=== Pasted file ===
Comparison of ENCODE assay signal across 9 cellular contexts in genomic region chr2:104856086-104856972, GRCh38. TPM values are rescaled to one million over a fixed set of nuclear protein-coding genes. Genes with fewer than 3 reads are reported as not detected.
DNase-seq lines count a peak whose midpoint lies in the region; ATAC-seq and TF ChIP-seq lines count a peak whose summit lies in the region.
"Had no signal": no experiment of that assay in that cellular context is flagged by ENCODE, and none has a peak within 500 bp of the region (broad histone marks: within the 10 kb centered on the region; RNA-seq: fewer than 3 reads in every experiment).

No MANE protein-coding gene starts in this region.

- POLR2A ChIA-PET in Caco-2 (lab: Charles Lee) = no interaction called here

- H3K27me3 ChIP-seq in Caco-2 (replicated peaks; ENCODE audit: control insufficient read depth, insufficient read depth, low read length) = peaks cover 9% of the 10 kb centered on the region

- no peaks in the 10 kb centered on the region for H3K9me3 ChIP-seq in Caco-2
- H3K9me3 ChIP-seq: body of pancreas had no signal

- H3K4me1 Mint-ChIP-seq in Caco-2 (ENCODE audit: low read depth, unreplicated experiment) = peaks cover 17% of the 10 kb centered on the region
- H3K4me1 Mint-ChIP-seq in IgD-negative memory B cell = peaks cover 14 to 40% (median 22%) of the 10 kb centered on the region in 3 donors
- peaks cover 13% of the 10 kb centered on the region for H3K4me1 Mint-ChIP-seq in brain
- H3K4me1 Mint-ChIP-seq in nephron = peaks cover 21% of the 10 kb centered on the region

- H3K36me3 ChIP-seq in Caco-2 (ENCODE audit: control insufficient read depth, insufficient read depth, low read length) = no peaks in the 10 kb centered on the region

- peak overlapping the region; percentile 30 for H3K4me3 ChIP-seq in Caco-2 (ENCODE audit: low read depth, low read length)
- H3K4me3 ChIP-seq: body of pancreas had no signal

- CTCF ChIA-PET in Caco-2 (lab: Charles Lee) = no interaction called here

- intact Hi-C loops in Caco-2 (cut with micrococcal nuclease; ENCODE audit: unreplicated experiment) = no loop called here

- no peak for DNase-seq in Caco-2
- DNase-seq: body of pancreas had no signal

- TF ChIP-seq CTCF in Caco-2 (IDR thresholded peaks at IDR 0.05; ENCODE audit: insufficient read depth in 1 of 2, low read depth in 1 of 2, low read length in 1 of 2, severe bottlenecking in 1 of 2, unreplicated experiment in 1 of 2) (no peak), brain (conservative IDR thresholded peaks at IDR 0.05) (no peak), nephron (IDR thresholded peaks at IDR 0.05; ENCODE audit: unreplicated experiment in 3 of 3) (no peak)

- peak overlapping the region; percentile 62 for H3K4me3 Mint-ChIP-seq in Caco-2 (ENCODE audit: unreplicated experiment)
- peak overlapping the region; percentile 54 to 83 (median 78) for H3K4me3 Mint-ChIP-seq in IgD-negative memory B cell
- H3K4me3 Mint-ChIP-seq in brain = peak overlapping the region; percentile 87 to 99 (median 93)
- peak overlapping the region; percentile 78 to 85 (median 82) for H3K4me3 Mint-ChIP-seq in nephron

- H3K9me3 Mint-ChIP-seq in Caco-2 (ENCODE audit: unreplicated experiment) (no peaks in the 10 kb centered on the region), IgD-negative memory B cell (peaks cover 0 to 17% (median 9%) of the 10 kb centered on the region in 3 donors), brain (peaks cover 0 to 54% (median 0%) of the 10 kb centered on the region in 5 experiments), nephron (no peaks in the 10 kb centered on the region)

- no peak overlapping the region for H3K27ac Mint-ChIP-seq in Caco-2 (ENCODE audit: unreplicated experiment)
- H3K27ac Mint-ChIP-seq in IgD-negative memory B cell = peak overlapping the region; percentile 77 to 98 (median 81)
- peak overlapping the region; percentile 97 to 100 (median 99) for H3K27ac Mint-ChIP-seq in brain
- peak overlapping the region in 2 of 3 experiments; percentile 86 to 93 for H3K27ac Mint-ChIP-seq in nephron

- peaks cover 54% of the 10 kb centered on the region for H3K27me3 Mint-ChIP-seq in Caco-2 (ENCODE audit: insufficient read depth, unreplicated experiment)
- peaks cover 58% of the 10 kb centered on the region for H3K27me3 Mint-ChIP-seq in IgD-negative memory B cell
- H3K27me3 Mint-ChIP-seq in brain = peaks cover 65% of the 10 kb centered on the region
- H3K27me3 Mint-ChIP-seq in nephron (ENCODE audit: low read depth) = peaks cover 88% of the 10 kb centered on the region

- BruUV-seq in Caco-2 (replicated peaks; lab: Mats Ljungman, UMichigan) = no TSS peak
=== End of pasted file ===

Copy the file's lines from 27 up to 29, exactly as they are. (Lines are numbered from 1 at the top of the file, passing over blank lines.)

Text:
- H3K27ac Mint-ChIP-seq in IgD-negative memory B cell = peak overlapping the region; percentile 77 to 98 (median 81)
- peak overlapping the region; percentile 97 to 100 (median 99) for H3K27ac Mint-ChIP-seq in brain
- peak overlapping the region in 2 of 3 experiments; percentile 86 to 93 for H3K27ac Mint-ChIP-seq in nephron